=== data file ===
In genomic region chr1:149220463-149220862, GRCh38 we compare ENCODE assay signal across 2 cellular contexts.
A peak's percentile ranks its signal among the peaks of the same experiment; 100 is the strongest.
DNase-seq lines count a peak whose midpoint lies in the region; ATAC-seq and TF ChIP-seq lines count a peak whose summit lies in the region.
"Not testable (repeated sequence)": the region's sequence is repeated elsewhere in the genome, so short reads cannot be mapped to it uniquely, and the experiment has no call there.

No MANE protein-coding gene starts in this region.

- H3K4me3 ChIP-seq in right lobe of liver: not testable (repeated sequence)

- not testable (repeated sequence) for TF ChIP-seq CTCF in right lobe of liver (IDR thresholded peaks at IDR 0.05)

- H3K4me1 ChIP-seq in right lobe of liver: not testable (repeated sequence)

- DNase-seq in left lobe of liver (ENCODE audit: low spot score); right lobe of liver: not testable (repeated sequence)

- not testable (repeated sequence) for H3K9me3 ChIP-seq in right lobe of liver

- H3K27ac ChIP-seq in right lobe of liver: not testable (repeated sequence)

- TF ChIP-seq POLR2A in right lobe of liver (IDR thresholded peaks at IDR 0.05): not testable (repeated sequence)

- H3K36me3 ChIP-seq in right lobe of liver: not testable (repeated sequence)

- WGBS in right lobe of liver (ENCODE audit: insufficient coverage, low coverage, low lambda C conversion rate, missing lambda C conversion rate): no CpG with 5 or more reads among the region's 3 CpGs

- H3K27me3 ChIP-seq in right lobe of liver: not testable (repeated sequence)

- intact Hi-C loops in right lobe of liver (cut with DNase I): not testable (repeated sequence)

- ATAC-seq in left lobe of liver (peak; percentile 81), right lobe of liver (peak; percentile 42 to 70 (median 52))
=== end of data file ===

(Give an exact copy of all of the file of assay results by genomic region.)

In genomic region chr1:149220463-149220862, GRCh38 we compare ENCODE assay signal across 2 cellular contexts.
A peak's percentile ranks its signal among the peaks of the same experiment; 100 is the strongest.
DNase-seq lines count a peak whose midpoint lies in the region; ATAC-seq and TF ChIP-seq lines count a peak whose summit lies in the region.
"Not testable (repeated sequence)": the region's sequence is repeated elsewhere in the genome, so short reads cannot be mapped to it uniquely, and the experiment has no call there.

No MANE protein-coding gene starts in this region.

- H3K4me3 ChIP-seq in right lobe of liver: not testable (repeated sequence)

- not testable (repeated sequence) for TF ChIP-seq CTCF in right lobe of liver (IDR thresholded peaks at IDR 0.05)

- H3K4me1 ChIP-seq in right lobe of liver: not testable (repeated sequence)

- DNase-seq in left lobe of liver (ENCODE audit: low spot score); right lobe of liver: not testable (repeated sequence)

- not testable (repeated sequence) for H3K9me3 ChIP-seq in right lobe of liver

- H3K27ac ChIP-seq in right lobe of liver: not testable (repeated sequence)

- TF ChIP-seq POLR2A in right lobe of liver (IDR thresholded peaks at IDR 0.05): not testable (repeated sequence)

- H3K36me3 ChIP-seq in right lobe of liver: not testable (repeated sequence)

- WGBS in right lobe of liver (ENCODE audit: insufficient coverage, low coverage, low lambda C conversion rate, missing lambda C conversion rate): no CpG with 5 or more reads among the region's 3 CpGs

- H3K27me3 ChIP-seq in right lobe of liver: not testable (repeated sequence)

- intact Hi-C loops in right lobe of liver (cut with DNase I): not testable (repeated sequence)

- ATAC-seq in left lobe of liver (peak; percentile 81), right lobe of liver (peak; percentile 42 to 70 (median 52))